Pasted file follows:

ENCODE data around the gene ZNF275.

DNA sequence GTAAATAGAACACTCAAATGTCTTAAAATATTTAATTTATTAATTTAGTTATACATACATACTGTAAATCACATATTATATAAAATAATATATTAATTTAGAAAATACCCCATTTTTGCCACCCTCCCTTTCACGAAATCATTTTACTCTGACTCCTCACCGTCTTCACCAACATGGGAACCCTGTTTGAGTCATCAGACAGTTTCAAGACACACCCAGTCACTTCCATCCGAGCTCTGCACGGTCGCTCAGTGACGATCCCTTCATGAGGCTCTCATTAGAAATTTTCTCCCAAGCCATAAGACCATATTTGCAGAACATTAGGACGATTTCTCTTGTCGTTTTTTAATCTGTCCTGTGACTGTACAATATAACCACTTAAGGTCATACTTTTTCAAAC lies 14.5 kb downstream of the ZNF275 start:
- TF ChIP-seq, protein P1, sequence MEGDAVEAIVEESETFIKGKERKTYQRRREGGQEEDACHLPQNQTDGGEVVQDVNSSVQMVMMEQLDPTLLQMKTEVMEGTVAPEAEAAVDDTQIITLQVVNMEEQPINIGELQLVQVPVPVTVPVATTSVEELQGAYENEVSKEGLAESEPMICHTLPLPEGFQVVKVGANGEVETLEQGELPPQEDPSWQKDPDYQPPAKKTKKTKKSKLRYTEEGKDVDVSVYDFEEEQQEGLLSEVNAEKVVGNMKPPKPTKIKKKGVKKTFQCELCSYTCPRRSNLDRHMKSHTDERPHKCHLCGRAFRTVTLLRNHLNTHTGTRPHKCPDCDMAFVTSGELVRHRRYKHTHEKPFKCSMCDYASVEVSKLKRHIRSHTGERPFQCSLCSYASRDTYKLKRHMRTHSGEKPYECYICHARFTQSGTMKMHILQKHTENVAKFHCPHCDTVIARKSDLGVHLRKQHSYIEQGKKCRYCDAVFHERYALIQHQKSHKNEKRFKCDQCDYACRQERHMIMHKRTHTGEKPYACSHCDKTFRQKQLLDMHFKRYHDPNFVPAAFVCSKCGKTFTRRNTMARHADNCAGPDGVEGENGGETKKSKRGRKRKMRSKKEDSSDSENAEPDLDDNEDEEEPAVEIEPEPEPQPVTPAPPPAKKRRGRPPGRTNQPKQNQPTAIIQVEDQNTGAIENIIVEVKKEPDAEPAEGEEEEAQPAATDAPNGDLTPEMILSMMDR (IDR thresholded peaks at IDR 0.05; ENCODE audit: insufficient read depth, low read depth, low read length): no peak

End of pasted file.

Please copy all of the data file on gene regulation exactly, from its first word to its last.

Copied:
ENCODE data around the gene ZNF275.

DNA sequence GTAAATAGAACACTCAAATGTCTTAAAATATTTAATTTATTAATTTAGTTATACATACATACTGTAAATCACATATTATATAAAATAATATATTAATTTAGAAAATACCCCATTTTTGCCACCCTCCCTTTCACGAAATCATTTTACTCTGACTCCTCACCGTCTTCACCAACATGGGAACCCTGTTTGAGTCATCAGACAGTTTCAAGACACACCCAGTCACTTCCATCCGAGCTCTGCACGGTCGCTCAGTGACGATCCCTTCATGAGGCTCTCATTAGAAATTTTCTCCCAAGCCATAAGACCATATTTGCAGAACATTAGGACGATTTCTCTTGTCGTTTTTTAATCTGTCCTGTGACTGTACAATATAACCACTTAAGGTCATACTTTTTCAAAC lies 14.5 kb downstream of the ZNF275 start:
- TF ChIP-seq, protein P1, sequence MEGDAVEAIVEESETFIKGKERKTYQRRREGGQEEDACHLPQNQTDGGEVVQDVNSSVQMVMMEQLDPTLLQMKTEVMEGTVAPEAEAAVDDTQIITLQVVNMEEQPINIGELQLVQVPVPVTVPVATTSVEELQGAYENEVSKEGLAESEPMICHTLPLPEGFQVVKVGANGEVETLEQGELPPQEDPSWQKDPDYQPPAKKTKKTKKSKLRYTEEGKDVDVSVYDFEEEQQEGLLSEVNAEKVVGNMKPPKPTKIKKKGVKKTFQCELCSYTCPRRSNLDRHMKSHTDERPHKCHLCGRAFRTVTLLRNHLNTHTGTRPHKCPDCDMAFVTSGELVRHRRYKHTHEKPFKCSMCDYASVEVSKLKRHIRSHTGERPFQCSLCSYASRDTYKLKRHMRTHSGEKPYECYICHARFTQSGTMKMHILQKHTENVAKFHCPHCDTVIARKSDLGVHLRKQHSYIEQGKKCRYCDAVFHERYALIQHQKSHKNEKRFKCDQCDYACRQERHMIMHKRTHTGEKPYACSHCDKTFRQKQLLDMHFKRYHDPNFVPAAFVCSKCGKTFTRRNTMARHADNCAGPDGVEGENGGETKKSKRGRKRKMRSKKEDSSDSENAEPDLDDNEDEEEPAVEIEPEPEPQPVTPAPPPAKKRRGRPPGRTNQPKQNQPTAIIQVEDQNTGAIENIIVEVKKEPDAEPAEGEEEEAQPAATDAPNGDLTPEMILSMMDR (IDR thresholded peaks at IDR 0.05; ENCODE audit: insufficient read depth, low read depth, low read length): no peak